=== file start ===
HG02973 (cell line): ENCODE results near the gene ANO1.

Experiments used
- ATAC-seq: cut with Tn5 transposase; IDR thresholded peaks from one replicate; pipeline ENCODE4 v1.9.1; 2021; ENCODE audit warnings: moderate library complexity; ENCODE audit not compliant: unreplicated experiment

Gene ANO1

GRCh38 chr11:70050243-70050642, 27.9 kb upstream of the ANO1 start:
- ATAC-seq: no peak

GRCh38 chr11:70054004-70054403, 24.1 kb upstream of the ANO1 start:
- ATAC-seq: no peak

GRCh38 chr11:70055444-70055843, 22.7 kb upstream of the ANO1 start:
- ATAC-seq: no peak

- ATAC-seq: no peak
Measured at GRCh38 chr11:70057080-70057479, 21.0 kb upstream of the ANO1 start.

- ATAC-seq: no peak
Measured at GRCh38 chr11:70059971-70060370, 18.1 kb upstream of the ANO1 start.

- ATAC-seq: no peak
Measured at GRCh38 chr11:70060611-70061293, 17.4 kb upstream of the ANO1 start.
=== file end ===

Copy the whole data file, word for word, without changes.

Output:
HG02973 (cell line): ENCODE results near the gene ANO1.

Experiments used
- ATAC-seq: cut with Tn5 transposase; IDR thresholded peaks from one replicate; pipeline ENCODE4 v1.9.1; 2021; ENCODE audit warnings: moderate library complexity; ENCODE audit not compliant: unreplicated experiment

Gene ANO1

GRCh38 chr11:70050243-70050642, 27.9 kb upstream of the ANO1 start:
- ATAC-seq: no peak

GRCh38 chr11:70054004-70054403, 24.1 kb upstream of the ANO1 start:
- ATAC-seq: no peak

GRCh38 chr11:70055444-70055843, 22.7 kb upstream of the ANO1 start:
- ATAC-seq: no peak

- ATAC-seq: no peak
Measured at GRCh38 chr11:70057080-70057479, 21.0 kb upstream of the ANO1 start.

- ATAC-seq: no peak
Measured at GRCh38 chr11:70059971-70060370, 18.1 kb upstream of the ANO1 start.

- ATAC-seq: no peak
Measured at GRCh38 chr11:70060611-70061293, 17.4 kb upstream of the ANO1 start.